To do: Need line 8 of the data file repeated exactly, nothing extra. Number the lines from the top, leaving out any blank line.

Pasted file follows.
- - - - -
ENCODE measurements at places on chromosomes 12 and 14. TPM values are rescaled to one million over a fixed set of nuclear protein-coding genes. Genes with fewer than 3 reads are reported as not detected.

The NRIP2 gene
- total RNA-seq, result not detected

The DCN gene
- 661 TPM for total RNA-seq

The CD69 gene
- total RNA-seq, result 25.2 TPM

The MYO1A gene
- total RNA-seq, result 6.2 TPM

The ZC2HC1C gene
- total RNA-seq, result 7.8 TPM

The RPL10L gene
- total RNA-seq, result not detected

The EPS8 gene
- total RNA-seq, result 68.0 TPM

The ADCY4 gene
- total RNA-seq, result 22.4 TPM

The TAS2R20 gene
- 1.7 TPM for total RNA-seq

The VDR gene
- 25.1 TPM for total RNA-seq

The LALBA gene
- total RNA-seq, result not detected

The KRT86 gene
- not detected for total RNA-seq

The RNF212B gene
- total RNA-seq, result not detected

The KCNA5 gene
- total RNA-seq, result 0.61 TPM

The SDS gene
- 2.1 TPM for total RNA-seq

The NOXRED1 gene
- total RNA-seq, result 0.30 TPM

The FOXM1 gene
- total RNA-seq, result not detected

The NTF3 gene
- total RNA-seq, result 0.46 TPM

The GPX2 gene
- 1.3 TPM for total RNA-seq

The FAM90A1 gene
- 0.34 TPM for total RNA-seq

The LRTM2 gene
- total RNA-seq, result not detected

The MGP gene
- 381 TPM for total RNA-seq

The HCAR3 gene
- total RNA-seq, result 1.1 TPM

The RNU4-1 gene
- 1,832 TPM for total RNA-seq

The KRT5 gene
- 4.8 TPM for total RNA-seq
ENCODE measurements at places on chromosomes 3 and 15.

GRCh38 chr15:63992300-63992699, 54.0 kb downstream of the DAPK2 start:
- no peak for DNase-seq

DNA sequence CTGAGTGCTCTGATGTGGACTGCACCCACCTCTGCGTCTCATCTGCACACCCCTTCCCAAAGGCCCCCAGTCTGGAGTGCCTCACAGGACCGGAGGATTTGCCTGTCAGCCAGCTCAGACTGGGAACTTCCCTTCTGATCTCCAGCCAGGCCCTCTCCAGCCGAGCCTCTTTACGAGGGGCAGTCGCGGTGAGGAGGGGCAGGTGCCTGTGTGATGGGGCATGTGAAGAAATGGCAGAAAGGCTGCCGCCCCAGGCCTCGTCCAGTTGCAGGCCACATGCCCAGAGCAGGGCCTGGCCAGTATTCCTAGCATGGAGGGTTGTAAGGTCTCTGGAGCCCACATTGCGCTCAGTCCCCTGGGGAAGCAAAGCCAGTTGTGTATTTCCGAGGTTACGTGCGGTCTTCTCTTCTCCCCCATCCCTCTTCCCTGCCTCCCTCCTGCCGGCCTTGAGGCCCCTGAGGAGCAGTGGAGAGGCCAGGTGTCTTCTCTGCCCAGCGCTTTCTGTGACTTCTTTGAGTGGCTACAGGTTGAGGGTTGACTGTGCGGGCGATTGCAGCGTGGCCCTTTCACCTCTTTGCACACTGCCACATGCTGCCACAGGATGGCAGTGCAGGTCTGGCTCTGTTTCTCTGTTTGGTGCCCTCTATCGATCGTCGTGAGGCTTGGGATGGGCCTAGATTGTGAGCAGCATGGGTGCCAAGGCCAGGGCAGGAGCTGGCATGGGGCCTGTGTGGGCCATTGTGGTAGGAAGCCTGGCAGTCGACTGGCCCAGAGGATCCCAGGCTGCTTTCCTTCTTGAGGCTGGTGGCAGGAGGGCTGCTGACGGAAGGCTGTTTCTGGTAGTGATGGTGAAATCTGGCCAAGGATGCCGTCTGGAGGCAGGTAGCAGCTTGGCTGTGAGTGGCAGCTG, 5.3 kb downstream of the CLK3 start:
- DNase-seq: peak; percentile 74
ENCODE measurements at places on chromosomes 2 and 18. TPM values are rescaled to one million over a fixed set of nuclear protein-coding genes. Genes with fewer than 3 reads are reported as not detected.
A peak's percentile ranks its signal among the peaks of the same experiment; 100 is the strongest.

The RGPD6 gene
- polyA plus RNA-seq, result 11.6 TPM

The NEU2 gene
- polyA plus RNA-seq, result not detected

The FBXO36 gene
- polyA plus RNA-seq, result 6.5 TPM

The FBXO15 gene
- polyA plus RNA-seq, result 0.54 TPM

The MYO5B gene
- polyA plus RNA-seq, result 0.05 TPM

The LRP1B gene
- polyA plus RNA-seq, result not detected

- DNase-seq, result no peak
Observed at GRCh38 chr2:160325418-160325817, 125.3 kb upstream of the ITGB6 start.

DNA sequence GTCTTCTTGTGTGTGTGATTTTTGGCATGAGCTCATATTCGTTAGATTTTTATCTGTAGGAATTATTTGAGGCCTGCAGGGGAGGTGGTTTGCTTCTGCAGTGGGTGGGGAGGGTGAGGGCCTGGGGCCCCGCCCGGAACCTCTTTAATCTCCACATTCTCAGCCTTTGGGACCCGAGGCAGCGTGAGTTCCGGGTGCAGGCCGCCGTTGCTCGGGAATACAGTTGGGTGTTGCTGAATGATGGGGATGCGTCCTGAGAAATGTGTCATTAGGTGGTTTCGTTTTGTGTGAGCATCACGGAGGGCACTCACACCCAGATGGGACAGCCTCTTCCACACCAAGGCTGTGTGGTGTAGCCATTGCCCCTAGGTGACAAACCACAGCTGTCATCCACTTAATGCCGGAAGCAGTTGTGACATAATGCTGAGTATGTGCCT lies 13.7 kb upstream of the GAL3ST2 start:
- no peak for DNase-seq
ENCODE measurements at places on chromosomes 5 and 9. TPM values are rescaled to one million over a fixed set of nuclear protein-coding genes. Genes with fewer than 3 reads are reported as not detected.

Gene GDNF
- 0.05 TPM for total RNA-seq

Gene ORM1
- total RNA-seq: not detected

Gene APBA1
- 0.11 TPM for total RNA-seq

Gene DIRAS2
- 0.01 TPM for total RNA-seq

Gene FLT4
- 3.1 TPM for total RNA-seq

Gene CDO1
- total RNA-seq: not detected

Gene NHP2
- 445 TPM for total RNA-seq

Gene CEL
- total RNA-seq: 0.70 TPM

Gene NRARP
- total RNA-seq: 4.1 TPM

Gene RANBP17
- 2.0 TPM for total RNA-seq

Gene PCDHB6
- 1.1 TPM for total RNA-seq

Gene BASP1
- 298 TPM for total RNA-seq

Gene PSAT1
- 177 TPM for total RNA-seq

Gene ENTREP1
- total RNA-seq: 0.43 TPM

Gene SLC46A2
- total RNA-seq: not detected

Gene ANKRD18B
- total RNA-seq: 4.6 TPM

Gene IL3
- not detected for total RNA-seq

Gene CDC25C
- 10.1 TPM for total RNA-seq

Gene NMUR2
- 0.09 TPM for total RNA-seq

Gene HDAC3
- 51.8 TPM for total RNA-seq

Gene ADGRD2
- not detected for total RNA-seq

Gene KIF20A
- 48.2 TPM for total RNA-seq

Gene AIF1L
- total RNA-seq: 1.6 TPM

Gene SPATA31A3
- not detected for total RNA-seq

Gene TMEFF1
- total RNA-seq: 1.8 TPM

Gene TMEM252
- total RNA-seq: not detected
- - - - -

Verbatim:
The MYO1A gene